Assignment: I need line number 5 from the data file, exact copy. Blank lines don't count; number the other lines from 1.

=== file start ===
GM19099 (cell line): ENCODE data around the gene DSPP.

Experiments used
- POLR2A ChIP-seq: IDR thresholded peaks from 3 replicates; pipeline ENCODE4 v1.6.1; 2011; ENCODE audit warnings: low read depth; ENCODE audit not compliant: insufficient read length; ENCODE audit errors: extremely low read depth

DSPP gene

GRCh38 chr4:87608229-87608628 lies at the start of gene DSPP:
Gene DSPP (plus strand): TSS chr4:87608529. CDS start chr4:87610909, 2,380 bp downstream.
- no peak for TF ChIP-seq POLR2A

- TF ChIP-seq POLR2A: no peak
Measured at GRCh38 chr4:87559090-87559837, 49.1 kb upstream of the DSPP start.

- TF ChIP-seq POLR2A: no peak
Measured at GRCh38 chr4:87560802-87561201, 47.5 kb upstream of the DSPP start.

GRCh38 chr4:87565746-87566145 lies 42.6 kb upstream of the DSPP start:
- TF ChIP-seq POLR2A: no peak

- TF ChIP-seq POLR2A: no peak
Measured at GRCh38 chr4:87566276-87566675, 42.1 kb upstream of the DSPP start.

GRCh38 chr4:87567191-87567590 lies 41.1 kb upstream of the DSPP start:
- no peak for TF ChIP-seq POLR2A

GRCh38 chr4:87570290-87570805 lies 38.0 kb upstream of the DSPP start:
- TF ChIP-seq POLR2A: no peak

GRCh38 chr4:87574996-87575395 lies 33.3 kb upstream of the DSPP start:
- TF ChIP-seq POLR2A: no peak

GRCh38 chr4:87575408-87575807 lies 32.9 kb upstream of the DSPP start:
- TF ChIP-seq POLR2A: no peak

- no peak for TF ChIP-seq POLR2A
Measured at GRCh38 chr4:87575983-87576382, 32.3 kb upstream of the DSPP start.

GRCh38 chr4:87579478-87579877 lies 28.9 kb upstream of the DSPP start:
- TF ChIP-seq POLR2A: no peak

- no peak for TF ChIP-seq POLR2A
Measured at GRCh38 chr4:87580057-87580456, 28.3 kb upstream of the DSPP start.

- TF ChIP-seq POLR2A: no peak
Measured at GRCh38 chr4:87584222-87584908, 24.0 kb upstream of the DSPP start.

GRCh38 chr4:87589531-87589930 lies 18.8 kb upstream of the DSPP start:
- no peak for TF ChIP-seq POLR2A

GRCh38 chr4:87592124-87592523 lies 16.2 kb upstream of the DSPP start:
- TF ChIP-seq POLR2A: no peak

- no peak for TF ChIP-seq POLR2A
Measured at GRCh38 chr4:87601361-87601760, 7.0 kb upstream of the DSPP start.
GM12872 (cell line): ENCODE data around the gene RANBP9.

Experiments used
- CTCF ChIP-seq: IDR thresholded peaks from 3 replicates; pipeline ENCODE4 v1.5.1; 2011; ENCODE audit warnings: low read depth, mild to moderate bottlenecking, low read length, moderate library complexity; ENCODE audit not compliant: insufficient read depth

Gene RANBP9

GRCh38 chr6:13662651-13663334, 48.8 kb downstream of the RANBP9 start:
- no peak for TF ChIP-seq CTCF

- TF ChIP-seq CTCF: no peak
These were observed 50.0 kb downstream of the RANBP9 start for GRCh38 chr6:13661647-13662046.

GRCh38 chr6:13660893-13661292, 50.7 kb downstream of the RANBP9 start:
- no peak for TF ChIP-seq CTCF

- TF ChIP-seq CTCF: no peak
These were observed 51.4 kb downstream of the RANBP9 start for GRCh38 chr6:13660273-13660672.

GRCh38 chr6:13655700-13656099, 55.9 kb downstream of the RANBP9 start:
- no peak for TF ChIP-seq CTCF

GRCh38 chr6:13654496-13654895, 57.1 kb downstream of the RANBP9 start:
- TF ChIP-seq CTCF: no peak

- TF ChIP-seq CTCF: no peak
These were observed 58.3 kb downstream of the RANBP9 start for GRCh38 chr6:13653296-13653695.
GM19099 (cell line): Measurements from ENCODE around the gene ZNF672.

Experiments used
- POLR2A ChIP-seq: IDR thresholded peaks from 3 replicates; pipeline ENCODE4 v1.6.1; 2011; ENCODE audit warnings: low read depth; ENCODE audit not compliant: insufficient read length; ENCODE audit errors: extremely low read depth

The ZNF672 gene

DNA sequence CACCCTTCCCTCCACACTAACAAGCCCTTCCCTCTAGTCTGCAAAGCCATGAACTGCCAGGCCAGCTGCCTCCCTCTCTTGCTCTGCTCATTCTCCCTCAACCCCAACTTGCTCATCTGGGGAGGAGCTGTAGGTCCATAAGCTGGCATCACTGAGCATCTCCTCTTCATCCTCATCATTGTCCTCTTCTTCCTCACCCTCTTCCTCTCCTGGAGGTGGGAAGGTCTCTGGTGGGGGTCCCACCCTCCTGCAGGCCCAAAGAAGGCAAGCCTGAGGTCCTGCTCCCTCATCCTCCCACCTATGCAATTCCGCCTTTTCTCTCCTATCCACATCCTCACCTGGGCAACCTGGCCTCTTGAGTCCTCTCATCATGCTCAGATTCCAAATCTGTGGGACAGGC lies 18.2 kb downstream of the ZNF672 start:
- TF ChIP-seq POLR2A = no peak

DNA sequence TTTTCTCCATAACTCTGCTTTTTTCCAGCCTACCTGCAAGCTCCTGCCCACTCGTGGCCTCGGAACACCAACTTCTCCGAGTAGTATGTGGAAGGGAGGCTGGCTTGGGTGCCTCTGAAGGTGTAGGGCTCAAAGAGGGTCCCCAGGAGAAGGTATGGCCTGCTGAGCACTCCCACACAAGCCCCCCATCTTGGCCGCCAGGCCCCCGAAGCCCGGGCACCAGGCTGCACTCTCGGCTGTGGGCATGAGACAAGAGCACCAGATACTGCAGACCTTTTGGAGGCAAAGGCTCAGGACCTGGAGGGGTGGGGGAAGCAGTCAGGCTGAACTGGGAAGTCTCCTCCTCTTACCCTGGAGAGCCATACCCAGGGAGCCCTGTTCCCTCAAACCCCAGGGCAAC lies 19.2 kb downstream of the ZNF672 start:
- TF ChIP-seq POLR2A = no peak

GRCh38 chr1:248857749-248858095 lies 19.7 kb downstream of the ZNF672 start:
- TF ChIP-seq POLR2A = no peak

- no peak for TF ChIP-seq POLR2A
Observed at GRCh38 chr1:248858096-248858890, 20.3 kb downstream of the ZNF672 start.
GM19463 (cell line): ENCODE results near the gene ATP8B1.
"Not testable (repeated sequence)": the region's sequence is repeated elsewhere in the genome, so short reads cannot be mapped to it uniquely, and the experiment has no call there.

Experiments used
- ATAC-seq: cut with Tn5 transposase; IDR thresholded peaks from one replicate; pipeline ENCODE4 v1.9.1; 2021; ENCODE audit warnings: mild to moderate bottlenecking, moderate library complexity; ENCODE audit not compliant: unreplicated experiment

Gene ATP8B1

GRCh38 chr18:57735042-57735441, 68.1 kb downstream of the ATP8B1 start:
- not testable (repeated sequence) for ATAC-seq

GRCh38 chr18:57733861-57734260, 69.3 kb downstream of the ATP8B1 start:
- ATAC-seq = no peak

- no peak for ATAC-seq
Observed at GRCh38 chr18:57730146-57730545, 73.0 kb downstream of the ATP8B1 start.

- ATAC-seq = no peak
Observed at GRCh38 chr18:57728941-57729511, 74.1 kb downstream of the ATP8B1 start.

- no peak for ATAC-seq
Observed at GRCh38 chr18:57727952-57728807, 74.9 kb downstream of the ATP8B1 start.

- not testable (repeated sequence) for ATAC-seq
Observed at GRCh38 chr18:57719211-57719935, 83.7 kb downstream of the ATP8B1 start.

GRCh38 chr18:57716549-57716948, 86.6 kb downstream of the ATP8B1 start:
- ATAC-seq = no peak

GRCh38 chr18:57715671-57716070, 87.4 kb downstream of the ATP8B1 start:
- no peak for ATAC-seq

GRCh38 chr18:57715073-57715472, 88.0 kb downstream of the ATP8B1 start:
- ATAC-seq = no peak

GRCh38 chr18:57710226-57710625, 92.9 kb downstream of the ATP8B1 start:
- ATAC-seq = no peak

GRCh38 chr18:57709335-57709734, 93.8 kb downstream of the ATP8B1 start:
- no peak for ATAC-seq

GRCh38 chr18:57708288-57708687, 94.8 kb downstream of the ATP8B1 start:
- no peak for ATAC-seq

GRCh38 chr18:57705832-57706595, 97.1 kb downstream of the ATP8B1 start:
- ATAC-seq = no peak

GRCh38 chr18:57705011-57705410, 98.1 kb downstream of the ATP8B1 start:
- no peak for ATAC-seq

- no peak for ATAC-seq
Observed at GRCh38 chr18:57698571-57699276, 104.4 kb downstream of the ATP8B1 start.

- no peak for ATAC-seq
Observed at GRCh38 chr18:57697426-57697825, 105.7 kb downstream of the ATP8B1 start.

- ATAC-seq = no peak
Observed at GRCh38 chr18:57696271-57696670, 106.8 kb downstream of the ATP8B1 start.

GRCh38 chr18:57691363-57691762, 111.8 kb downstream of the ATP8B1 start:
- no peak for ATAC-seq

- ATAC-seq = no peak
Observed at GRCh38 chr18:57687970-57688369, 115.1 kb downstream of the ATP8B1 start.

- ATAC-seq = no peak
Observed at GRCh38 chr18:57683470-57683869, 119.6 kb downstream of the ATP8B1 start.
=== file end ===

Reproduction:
GRCh38 chr4:87608229-87608628 lies at the start of gene DSPP: